you really are confused.  On that assumption, I'll try here to explain why the very first comment in this thread (the one I copied above) was inherently dishonest, and in my opinion inappropriate (which is why I responded).  I believe the subsequent discussion can then be more easily understood.  As I said, context matters.

          Now, before we get into Rwanda, let me take a moment to explain why Nazi references are generally bad.  I do this primarily because I suspect you will have an easier time understanding in this case.

          First off, there is Goodwin's law and its corollaries.  But more importantly, it is almost always a logical fallacy, and a dishonest one at that.  The purpose of invoking Nazis is almost always to inflame, tarring some subject or action with the horrific outcomes of the Nazi regime.  For example:

          You: I like water.  It's good to drink.

          Me: What?!? Hitler loved water!  He made sure all the Nazis drank a lot of it!  Whad'ya think of that, eh?

          You: WTF?!?

          See what I did there?  I took the completely innocuous act of drinking water, which Hitler and most Nazis certainly did, and attached to it the atrocities of the Nazi regime, with the implication that the Nazis did the terrible things they did in part because they drank water.  This is ridiculous.  More importantly, it is offensive.  It belittles the atrocities committed by the Nazis and dishonors their victims.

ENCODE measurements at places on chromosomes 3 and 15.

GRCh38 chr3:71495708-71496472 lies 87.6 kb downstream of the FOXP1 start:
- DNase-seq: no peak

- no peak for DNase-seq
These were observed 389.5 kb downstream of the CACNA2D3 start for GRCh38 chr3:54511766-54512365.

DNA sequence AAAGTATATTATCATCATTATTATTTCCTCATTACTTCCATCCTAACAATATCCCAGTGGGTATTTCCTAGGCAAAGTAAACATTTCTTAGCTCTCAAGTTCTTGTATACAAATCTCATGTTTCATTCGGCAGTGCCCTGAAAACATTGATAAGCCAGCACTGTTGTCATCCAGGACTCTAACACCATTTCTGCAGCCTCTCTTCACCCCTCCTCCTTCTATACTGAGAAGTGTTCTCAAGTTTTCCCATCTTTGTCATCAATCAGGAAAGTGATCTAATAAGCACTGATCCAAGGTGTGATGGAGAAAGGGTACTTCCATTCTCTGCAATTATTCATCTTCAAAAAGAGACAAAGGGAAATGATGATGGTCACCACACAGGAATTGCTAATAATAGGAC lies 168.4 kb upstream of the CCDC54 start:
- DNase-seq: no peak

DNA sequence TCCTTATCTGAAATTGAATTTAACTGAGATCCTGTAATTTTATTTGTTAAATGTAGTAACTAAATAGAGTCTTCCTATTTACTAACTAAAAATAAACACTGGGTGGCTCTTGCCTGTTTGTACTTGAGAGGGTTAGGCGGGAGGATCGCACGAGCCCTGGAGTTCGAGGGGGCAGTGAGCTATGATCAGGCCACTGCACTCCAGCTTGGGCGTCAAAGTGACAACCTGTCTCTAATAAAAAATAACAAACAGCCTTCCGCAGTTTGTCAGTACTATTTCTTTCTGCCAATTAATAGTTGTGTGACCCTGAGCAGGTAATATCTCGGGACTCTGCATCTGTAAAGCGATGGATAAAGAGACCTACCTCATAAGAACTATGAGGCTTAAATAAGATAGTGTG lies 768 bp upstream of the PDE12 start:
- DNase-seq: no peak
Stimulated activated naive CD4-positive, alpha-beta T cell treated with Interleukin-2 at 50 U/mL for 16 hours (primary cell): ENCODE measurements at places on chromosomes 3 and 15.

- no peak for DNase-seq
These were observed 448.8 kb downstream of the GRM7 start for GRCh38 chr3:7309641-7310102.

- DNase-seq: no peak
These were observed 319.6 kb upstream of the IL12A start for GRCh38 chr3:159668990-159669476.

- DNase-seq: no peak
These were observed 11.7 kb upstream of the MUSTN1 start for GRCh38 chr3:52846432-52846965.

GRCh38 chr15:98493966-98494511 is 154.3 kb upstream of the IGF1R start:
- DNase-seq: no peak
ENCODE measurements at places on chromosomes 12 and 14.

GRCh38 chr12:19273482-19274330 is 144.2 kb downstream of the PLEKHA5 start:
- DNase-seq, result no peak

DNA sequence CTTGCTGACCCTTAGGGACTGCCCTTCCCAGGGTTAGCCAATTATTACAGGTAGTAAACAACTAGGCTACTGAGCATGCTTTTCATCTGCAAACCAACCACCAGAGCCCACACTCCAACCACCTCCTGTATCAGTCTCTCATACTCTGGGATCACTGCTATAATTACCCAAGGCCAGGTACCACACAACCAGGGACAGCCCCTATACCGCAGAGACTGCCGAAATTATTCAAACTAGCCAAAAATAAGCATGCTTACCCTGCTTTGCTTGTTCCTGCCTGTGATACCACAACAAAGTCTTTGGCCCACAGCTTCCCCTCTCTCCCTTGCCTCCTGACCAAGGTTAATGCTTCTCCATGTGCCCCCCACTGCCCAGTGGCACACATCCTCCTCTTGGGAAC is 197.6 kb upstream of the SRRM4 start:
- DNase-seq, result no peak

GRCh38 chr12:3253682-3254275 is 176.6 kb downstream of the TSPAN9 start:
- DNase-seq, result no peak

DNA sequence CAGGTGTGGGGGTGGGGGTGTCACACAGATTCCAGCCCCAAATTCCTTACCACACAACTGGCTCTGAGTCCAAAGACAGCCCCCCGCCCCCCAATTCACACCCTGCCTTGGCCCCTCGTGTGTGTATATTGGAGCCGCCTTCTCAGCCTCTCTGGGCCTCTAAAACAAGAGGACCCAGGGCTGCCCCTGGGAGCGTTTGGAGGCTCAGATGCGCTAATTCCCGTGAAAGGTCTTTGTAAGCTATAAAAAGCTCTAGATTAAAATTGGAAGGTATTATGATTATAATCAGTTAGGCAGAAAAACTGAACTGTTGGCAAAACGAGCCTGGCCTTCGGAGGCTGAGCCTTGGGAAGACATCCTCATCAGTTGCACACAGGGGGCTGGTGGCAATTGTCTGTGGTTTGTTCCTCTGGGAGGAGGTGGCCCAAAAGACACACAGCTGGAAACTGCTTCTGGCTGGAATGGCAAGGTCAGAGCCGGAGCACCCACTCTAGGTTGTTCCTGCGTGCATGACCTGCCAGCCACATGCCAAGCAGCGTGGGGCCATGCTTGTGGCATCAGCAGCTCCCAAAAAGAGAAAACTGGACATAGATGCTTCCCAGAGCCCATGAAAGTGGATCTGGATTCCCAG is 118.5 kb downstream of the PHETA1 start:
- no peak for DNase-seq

Of course, that was a ridiculous example.  How about this one:

          Me: Violent rhetoric is dangerous!  These bastards are playing with fire.

          You: Yeah, it sounds like 1930's Germany.  Hell, they're even breaking windows and the Teabaggers are practically brownshirts.

          Me: WTF?!?

          Now that's a little less obvious.  The difficulty here is that the propaganda efforts were indeed an integral part of what made the evil committed by the Nazis possible.  However, the problem is that it implies that unchecked, right-wing propaganda is directly responsible for what the Nazis did.  I know, you're saying, "What? That's not what I said!".  But it is.  See, there have been lots of instances of violent, right-wing rhetoric throughout numerous countries, including our own (see Father Coughlin), during the past century.  We did not, as it turned out, single out various ethnic minorities and proceed to exterminate them.  (Well, we did, but not in the 20th century).  So, while again the comparison is strictly accurate, in practice it is again playing upon the horror of the Nazis to tar the previously described actions with consequences far beyond those that are actually imminent, with the specific intention of inflaming.  Again, it is dishonest to do so, offensive, belittling and dishonors the Nazi's victims.